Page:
BusinessDay
Nigeria's leading finance and market intelligence news report.

Nigeria’s first ‘community spread’ questions contact tracing system

Of the four new cases of coronavirus discovered on Thursday, one of them has never had traveled outside the country, unveiling the scariest part of the Coronavirus pandemic.

Community spread means people have been infected with the virus in an area, including some who are not sure how or where the become infected, says the United States Center for Disease Control (CDC).

In terms of transmission, it means that if you have COVID-19, it is two to three people you’re going to infect according to Tracie Collins, dean of College of Population and Health in the United States in an interview with a local paper.

Collins said that it is not time to panic but to take steps that can help prevent the spread including washing hands, sneezing into tissues and wiping down surfaces.

Health officials warn that community spread elevates the need for more precautions like social distancing. The droplets that someone creates when he sneezes or coughs can remain in the air and infect someone else for 30 minutes experts warn. increasing the risk for community spread.

Nigeria’s response to the Coronavirus threat has largely been reactive as suspected cases have been patients who observed symptoms and presented themselves for evaluation.

Then government officials upon the confirmation of an infection after testing organizes a press conference to inform Nigerians. After repeated counsel, the Federal Government only on Wednesday agreed to ban international travel from 13 countries with high infection rates.

It remains to be seen if the small numbers being reported are not due to the incubation period of the disease yet to run its course.

This new set of cases may indicate that health officials are having a difficult time tracing contacts of individuals who tested positive for Coronavirus after returning from the country.

“Contact tracing is one of the major problems the country is going to have,” warns Francis Faduyile, president of Nigerian Medical Association, while answering questions on a programme on Channels Television on Thursday morning.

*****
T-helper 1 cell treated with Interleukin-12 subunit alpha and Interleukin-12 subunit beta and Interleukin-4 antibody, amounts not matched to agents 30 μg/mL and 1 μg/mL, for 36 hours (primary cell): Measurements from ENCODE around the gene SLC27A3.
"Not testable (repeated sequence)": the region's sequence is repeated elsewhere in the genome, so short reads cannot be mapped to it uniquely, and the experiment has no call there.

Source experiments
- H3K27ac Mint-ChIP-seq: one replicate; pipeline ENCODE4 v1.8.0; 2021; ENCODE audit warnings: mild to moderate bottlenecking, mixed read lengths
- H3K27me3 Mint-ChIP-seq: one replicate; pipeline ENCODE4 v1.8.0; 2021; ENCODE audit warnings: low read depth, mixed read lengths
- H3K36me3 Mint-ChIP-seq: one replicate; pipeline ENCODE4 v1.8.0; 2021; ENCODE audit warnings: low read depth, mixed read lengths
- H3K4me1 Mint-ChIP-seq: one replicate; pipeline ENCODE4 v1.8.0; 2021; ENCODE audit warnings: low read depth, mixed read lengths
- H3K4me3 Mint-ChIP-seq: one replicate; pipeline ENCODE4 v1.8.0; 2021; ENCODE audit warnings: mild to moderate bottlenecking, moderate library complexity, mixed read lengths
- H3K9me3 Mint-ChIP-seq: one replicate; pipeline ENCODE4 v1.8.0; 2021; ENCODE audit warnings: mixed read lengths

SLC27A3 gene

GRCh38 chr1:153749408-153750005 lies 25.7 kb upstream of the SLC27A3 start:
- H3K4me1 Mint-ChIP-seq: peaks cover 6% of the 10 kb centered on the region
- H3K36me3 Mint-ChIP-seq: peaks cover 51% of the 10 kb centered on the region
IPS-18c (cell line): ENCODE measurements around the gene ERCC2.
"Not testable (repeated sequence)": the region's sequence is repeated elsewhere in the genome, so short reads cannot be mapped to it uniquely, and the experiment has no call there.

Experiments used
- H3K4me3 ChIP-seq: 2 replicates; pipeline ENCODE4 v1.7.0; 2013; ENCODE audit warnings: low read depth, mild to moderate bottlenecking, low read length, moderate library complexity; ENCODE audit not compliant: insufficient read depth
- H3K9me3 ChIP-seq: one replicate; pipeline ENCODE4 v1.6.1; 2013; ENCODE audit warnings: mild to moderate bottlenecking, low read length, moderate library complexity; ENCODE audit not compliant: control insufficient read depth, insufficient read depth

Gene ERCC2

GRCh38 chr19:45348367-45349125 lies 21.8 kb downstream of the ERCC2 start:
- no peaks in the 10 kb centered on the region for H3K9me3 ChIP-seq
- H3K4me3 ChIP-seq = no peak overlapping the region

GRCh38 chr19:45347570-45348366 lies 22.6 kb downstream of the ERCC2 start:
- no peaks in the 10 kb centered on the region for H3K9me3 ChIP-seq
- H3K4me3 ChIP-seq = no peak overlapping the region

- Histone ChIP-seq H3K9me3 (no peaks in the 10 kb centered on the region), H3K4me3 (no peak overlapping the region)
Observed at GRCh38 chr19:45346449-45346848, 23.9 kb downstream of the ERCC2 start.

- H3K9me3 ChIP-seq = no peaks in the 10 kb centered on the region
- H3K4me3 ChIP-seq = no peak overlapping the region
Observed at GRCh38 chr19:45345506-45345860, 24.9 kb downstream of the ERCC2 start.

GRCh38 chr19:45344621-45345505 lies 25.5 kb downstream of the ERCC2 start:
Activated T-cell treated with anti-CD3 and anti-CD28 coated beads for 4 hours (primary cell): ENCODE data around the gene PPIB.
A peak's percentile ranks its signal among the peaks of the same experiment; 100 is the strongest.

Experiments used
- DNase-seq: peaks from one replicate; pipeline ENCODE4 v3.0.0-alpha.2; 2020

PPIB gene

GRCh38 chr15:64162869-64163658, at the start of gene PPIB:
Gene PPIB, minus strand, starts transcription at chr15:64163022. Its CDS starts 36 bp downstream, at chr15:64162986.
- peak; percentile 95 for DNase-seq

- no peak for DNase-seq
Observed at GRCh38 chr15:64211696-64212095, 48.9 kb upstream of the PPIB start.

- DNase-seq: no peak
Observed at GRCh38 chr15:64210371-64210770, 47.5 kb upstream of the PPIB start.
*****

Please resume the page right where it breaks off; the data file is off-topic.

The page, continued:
According to information from the Ministry of Health, officials have only been able to trace a third of those who were on the initial Turkish flight to Nigeria where the index patient was discovered.

Contact tracing is the process of identifying, accessing and managing people who have been exposed to a disease to prevent onward transmission. During the Ebola epidemic of 2014, contact tracing was helpful for rapid identification of people at the onset of symptoms and promptly isolating them.

According to the WHO, experience from previous Ebola crises demonstrated contact tracing has posed serious challenge challenges.

“Factors including wide geographical expanse of the EVD outbreak (involving urban and rural areas), insufficient resources, human financial and logistics, community resistance and to some extent limited access to affected communities,” according to a WHO study.

Health officials engaging in contact tracing need to be skilled in assessment of the COVID-19 symptoms, interviewing techniques and counseling. It is not clear how much efforts have been in place since the last Ebola outbreak to reskill officials.

Contact tracing in Nigeria is further beset by familiar challenges with inadequate data, dishonest documentation, and fear of stigmatization which may prompt some to keep their symptoms quiet and increase the likelihood of the diseases spreading.

The state government says that over 1500 persons are being tracked to identify their closeness to infected people.

This situation now demands an urgent response similar to what is seen in Western Countries where schools, malls, bars, gyms have had to be closed for a period of time to contain the virus.

The United States prevaricated when the first community spread case was unraveled with government officials calling experts alarmists. Within the days the disease grew in geometric proportions and now there are over 157 deaths and about 10,000 infections.

Faduyile reassured that a diagnosis of the Coronavirus does not translate to a death sentence considering that case-fatality ratio is between 2 and 4 percent indicating that those infected have a higher chance of recovering from the virus than it killing them.

 

 

Get real time updates directly on you device, subscribe now.